I'm obviously sub-human, as I don't "check my phone" at all, if it rings, I answer it, and if it bleeps a notification I'll look at it, but other than that it stays in my pocket.
Dave Coplin Dave Coplin, speaking at Business Transformed A few days ago, I heard an interesting keynote speech. The speaker was Dave Coplin, who in times past could have been called an anthropologist. Dave’s job title is in fact "chief envisioning officer" at Microsoft UK. The speech took place at Business Transformed, a …
Tuesday 17th June 2014 13:18 GMT ForthIsNotDead
Tuesday 17th June 2014 13:32 GMT PlacidCasual
Tuesday 17th June 2014 14:07 GMT silent_count
chief envisioning officer
Yes, that job title really should come with tights and a cape.
"My gawd! That dude's expression! It's like he's just been hit on the head with a cricket bat."
"Nah. Show some compassion. He looks like he's constipated."
"No, no guys. Stand back and let him do his thing...
That's the Chief Envisioning Officer."
(Possibly, chiefly envisioning where his life could have gone so dreadfully wrong to end up with such a crappy job title)
Bullshit aside, it does sound like a moderately interesting read.
Tuesday 17th June 2014 14:29 GMT Salts
Tuesday 17th June 2014 15:57 GMT Anonymous Coward
How I outsmart the digital deluge ..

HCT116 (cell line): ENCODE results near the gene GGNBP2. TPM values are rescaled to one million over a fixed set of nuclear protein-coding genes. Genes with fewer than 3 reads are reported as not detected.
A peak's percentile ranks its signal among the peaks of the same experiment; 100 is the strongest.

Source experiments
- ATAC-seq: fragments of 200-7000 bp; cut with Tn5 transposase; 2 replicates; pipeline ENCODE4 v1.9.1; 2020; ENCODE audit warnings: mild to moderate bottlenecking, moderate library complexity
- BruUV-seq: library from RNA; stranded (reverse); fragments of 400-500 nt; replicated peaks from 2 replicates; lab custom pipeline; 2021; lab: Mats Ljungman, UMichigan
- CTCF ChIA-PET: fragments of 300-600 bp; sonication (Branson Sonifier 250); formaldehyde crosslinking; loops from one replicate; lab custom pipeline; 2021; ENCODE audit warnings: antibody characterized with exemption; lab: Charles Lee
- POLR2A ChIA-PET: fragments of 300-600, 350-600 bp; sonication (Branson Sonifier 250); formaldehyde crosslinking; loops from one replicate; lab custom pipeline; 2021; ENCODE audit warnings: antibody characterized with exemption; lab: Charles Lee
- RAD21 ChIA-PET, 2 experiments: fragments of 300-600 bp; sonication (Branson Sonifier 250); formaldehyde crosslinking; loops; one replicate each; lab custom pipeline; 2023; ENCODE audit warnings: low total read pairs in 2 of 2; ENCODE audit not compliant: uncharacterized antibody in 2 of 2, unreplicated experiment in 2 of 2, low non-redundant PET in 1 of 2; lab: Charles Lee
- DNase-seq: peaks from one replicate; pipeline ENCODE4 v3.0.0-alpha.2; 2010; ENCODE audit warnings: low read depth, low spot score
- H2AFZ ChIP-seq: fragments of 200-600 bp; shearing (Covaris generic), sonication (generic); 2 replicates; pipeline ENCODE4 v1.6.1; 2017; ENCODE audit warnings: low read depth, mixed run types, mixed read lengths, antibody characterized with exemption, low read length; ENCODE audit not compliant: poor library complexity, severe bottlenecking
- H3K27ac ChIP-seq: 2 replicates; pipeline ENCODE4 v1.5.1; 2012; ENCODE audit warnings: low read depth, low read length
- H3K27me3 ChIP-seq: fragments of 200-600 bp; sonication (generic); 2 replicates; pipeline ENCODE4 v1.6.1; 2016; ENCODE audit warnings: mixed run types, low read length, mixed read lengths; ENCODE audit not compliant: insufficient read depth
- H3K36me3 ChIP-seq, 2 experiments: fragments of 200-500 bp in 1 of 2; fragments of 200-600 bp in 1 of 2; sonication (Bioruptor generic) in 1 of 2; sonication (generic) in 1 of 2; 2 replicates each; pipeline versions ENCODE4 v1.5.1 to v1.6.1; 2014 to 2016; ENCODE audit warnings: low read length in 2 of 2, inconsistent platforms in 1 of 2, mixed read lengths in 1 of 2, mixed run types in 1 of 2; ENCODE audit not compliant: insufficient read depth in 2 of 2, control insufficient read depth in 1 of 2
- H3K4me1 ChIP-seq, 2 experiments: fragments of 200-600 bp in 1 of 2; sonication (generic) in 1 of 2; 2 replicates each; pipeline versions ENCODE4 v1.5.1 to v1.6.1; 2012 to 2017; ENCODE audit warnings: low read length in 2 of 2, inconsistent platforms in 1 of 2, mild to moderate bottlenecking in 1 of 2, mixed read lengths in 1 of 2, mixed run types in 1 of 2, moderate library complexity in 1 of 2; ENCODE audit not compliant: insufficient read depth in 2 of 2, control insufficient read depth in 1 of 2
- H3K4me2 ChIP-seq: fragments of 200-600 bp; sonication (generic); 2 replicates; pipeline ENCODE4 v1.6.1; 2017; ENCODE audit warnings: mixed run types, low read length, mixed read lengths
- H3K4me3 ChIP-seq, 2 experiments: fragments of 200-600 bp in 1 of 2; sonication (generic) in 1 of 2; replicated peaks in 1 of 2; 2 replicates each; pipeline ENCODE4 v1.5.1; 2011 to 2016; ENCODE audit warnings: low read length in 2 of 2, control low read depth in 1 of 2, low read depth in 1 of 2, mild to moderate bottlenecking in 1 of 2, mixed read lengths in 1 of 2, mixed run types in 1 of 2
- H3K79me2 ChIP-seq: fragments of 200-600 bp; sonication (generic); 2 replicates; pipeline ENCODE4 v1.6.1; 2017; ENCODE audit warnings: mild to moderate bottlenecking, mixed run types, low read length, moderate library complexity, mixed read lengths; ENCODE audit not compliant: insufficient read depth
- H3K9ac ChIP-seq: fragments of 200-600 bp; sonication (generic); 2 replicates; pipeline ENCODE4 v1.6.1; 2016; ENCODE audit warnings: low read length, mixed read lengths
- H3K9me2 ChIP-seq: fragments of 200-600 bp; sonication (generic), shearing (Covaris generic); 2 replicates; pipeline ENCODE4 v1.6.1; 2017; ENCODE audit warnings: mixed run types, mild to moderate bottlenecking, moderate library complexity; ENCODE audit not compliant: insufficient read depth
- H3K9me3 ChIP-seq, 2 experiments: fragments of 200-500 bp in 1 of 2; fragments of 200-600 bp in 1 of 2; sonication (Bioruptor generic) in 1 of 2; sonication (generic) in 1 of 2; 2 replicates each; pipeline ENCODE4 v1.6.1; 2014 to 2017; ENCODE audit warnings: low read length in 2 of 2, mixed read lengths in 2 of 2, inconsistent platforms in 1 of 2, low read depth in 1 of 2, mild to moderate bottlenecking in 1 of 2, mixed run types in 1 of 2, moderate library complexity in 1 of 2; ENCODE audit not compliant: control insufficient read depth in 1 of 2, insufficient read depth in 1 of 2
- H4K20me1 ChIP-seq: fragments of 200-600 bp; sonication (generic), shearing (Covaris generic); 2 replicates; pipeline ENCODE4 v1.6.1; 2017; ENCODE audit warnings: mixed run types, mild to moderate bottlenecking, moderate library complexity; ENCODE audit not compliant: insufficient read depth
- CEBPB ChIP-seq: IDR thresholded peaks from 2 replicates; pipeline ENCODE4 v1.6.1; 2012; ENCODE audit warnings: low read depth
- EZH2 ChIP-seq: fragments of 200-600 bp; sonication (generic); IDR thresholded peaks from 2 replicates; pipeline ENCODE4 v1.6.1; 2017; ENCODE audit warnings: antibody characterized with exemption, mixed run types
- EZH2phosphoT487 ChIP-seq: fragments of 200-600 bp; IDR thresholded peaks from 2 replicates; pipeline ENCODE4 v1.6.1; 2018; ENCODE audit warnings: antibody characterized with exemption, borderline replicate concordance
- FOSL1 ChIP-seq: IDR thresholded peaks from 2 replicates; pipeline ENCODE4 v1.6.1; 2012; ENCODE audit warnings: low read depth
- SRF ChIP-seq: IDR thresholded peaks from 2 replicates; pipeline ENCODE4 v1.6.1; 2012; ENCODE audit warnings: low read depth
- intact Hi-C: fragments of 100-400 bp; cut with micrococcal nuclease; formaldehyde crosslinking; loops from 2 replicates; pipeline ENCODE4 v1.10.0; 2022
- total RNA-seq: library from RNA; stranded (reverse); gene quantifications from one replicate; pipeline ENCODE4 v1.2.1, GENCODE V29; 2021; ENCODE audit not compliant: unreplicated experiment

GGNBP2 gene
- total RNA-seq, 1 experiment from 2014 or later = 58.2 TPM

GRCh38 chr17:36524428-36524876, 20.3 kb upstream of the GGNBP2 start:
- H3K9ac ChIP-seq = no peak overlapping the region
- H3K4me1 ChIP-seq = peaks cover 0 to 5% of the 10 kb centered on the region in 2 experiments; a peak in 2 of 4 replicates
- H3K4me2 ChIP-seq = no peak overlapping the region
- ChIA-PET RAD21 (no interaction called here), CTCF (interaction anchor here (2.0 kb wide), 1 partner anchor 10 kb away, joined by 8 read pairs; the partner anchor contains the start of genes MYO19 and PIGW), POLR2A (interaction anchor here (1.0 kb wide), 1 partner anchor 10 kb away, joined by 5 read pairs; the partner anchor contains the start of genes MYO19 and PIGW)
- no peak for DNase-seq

'Coplin .. talks about how “toast” – the Microsoft word for the little messages that pop up in the right-hand corner of your screen when you get a mail – is counter-productive.'
I don't have any such pop ups .. I have the phone permanently on voice-mail, if this is an emergency they I may get back to you tomorrow, I only check the email once a day, I'm totally under deluged ..
"Coplin quotes a Microsoft research finding that coders who were momentarily distracted took 23 minutes to get back to proper work"
Excuse me, but this sounds like stating the bleeding obvious ..
Wednesday 18th June 2014 09:02 GMT D.B.
I read this yesterday while sitting around in London Liverpool Street waiting for the trains to start running again (shout out to any other el reg readers who were trying to commute out of there yesterday - took me three hours to get home).
Free feels like the right price to me. Had I paid £7 for the paperback version I'd have felt pretty hard done by. The most interesting points have all been covered in the above review - there really isn't much to it beyond what's already been mentioned. Oh, except that fridges are going to be connected to the internet, apparently.
Perhaps I'm just not part of the right demographic to 'get' it. I've certainly never been accused of being a 'Thought Leader'...
Wednesday 18th June 2014 12:10 GMT Anonymous Coward